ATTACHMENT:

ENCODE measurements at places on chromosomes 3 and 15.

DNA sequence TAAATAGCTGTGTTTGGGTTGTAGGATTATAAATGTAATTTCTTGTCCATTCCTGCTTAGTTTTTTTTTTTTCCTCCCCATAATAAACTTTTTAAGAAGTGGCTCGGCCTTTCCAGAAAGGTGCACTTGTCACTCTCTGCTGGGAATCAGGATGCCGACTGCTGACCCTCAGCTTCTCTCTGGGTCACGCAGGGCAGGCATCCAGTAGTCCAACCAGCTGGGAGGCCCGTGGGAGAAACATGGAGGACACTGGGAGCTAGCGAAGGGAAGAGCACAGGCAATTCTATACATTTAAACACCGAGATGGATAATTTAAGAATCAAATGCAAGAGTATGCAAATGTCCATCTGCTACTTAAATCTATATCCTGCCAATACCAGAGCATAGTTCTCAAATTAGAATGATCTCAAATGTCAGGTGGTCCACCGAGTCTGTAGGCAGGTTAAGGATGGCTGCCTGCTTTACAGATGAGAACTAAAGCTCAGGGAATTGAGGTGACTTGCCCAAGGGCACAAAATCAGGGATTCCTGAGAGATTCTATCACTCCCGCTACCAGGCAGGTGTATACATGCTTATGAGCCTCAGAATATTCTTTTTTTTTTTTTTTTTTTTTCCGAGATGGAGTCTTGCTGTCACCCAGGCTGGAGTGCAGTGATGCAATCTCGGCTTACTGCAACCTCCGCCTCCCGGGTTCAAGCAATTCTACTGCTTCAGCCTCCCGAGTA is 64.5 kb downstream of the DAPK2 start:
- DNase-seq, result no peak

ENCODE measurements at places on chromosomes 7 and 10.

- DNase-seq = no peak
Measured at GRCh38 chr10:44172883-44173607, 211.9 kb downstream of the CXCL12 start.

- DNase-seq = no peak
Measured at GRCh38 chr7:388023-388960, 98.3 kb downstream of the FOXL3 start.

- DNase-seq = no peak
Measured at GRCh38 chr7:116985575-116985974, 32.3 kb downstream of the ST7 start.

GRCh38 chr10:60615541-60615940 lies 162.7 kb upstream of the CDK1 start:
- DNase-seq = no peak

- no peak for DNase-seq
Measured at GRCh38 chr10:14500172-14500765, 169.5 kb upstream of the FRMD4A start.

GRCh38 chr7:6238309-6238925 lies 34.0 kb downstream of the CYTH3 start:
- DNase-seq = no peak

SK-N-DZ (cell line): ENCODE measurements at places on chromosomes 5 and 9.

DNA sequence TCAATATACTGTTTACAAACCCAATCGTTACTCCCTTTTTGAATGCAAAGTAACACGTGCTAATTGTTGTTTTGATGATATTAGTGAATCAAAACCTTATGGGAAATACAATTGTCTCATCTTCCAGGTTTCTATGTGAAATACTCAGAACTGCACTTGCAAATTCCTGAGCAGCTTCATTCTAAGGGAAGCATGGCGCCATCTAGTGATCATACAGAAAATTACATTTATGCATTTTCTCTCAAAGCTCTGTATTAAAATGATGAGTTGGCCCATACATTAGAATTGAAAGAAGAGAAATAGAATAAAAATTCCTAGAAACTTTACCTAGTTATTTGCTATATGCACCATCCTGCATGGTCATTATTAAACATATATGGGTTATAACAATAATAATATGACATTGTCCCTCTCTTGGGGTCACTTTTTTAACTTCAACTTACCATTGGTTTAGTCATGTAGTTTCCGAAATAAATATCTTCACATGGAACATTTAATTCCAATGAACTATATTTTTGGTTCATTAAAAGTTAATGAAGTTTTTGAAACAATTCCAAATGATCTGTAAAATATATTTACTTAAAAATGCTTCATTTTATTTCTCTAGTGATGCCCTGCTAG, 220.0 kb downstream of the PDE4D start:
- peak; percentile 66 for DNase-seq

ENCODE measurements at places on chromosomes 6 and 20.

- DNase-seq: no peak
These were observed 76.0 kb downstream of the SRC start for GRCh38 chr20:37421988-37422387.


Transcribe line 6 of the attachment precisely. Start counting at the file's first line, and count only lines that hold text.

Measured at GRCh38 chr10:44172883-44173607, 211.9 kb downstream of the CXCL12 start.